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Why I wanna try a rules-light game

One of several reason our RPG rules grew so much (not that I was complaining, it was fun having all those rules to fall back on) was that it was a collection of rulings that we actually had needed at the table at one point or another.

What I wanna test out is if maybe that won’t happen with a rules set that’s of a coarser granularity. For example, in our D&D game, we needed a rule for them to find a particular kind of moss that is a valuable spell component when foraging. So I mathed out a rule that made sense in the game world’s economy.

If that had been Cthulhu Dark: just “roll to do other things”.
3:16 Carnage Among The Stars: just roll Non-Fighting–Ability.
Fate: just Create an Advantage.
My own dumb li’l “Eventually” RPG that I haven’t playtested yet: just draw an encounter card.

Games where the math is coarse-grained enough that it’s fine to use a rule like that.

That’s what I wanna try.

Just typing this up makes me shudder at how lossy that’s going to get.

I used to run rules-light, low-prep games, and that sucked, and when I went to high-prep, high-detail, well, an avalanche of rules paragraphs followed. The experiment will be to see to what extent there can be a rich game experience without having to account for every torch in every shop on the planet al-Toril the way our rules-heavy game does.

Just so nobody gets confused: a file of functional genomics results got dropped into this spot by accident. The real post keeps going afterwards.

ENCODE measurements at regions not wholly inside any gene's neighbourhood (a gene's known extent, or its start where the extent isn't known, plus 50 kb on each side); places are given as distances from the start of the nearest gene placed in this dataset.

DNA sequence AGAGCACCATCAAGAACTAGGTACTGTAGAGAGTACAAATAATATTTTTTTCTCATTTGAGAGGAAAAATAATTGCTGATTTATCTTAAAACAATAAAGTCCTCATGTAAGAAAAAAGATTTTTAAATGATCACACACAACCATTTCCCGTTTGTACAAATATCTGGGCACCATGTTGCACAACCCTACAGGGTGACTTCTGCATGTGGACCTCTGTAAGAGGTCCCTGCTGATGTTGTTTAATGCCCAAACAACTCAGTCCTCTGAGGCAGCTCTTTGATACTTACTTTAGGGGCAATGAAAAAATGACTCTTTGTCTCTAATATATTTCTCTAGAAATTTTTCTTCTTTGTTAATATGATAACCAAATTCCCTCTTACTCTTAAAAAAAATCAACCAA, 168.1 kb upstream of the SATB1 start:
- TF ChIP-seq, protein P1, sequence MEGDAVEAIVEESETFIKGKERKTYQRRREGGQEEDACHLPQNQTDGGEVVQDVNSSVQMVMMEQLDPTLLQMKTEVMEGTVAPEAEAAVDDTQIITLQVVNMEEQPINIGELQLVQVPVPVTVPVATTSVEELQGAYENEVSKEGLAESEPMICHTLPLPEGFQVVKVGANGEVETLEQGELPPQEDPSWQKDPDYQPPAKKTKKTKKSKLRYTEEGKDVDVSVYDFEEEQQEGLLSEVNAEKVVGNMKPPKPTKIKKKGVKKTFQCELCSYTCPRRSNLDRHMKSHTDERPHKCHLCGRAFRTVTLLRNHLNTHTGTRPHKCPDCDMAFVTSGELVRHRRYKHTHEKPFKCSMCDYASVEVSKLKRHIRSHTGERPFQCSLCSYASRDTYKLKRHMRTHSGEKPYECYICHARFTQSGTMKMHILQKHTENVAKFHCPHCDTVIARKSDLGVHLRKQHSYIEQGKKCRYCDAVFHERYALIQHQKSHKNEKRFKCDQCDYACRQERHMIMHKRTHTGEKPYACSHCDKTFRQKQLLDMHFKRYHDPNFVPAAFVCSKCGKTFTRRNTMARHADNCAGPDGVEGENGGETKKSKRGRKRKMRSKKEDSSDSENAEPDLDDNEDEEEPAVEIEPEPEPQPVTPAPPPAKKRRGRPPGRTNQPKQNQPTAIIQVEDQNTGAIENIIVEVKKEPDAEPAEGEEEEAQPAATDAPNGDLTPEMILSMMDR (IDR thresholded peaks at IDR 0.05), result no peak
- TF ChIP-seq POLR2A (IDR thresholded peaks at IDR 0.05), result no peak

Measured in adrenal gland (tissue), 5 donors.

Just thinking about it makes me a li’l scared. The levels of sim detail in our D&D campaign is the stuff of dreams for me, the feeling I get from it is what I was looking for when I first saw an RPG box on the toy store shelves as a kid.

And it’s OK if the experiment fails. I can go back. Nothing has been deleted or discarded from our Crowded Sea game.

But the splippery slope is real. When I was a teenage girl I once looked up from my Microsoft McZee beach towel and and said “Don’t worry, mom. Linux is just an experiment. I know it’s gonna suck and I’ll be back on Windows 95 before the week is over. I’m just doing it to learn” and here we are now twenty-five years later and I’m an apt-getting, region-evalling, copyright-abolishing dork who eats plants and smells like wisteria and believes money is bad.

But I do wanna try a rules-light game again. It’s still gonna be blorby, just that the rules engine has coarser granularity.

I wanna experiment with how far I can stretch richness on the “cloud” level (I call it “diegetic mechanics”). In-world spell descriptions, maybe make handouts or puzzles or in-world organizations or lore. I wanna make a huge corkboard as a “conspiracy wall” with red yarn.

I also wanna hack on how the game is told. Like how Nerves of Steel is narrated in the past tense, or how Spider and Web is told as an interrogation. That’s the sorta hacking that I wanna push myself into over adding stats and such. 🤷🏻‍♀️